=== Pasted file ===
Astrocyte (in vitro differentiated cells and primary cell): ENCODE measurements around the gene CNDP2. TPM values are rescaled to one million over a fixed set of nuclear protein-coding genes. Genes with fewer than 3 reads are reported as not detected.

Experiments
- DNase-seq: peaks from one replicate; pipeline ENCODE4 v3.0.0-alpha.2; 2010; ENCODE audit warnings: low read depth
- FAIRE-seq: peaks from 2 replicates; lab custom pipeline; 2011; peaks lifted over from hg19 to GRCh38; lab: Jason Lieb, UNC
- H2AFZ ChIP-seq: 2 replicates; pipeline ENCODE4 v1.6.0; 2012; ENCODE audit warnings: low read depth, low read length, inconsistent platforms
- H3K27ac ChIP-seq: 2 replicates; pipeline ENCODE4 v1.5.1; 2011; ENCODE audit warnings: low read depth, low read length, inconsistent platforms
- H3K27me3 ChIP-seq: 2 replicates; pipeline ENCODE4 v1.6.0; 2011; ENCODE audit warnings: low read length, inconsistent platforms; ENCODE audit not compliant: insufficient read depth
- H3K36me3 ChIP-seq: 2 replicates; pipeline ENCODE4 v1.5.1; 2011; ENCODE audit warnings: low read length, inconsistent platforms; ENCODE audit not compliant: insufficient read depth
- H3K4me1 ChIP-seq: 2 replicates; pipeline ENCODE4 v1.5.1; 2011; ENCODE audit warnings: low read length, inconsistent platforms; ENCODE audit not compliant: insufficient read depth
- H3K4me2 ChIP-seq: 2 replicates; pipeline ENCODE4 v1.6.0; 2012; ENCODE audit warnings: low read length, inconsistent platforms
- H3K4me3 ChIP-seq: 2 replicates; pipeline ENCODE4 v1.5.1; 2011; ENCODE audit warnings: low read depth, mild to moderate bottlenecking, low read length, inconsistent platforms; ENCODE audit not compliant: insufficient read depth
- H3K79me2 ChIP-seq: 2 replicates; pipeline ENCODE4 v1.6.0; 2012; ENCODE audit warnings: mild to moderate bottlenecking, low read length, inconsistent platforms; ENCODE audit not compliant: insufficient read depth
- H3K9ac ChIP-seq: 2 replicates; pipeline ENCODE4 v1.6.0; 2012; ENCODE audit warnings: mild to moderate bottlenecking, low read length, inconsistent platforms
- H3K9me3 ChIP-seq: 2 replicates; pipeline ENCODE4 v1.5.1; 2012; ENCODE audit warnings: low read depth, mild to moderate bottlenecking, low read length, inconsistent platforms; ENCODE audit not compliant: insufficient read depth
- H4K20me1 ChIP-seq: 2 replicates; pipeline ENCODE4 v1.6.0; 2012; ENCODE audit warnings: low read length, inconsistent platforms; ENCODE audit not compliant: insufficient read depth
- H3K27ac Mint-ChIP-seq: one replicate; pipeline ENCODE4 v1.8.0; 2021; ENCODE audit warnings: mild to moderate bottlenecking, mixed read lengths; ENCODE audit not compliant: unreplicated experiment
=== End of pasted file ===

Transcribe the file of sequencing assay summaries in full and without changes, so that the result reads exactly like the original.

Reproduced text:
Astrocyte (in vitro differentiated cells and primary cell): ENCODE measurements around the gene CNDP2. TPM values are rescaled to one million over a fixed set of nuclear protein-coding genes. Genes with fewer than 3 reads are reported as not detected.

Experiments
- DNase-seq: peaks from one replicate; pipeline ENCODE4 v3.0.0-alpha.2; 2010; ENCODE audit warnings: low read depth
- FAIRE-seq: peaks from 2 replicates; lab custom pipeline; 2011; peaks lifted over from hg19 to GRCh38; lab: Jason Lieb, UNC
- H2AFZ ChIP-seq: 2 replicates; pipeline ENCODE4 v1.6.0; 2012; ENCODE audit warnings: low read depth, low read length, inconsistent platforms
- H3K27ac ChIP-seq: 2 replicates; pipeline ENCODE4 v1.5.1; 2011; ENCODE audit warnings: low read depth, low read length, inconsistent platforms
- H3K27me3 ChIP-seq: 2 replicates; pipeline ENCODE4 v1.6.0; 2011; ENCODE audit warnings: low read length, inconsistent platforms; ENCODE audit not compliant: insufficient read depth
- H3K36me3 ChIP-seq: 2 replicates; pipeline ENCODE4 v1.5.1; 2011; ENCODE audit warnings: low read length, inconsistent platforms; ENCODE audit not compliant: insufficient read depth
- H3K4me1 ChIP-seq: 2 replicates; pipeline ENCODE4 v1.5.1; 2011; ENCODE audit warnings: low read length, inconsistent platforms; ENCODE audit not compliant: insufficient read depth
- H3K4me2 ChIP-seq: 2 replicates; pipeline ENCODE4 v1.6.0; 2012; ENCODE audit warnings: low read length, inconsistent platforms
- H3K4me3 ChIP-seq: 2 replicates; pipeline ENCODE4 v1.5.1; 2011; ENCODE audit warnings: low read depth, mild to moderate bottlenecking, low read length, inconsistent platforms; ENCODE audit not compliant: insufficient read depth
- H3K79me2 ChIP-seq: 2 replicates; pipeline ENCODE4 v1.6.0; 2012; ENCODE audit warnings: mild to moderate bottlenecking, low read length, inconsistent platforms; ENCODE audit not compliant: insufficient read depth
- H3K9ac ChIP-seq: 2 replicates; pipeline ENCODE4 v1.6.0; 2012; ENCODE audit warnings: mild to moderate bottlenecking, low read length, inconsistent platforms
- H3K9me3 ChIP-seq: 2 replicates; pipeline ENCODE4 v1.5.1; 2012; ENCODE audit warnings: low read depth, mild to moderate bottlenecking, low read length, inconsistent platforms; ENCODE audit not compliant: insufficient read depth
- H4K20me1 ChIP-seq: 2 replicates; pipeline ENCODE4 v1.6.0; 2012; ENCODE audit warnings: low read length, inconsistent platforms; ENCODE audit not compliant: insufficient read depth
- H3K27ac Mint-ChIP-seq: one replicate; pipeline ENCODE4 v1.8.0; 2021; ENCODE audit warnings: mild to moderate bottlenecking, mixed read lengths; ENCODE audit not compliant: unreplicated experiment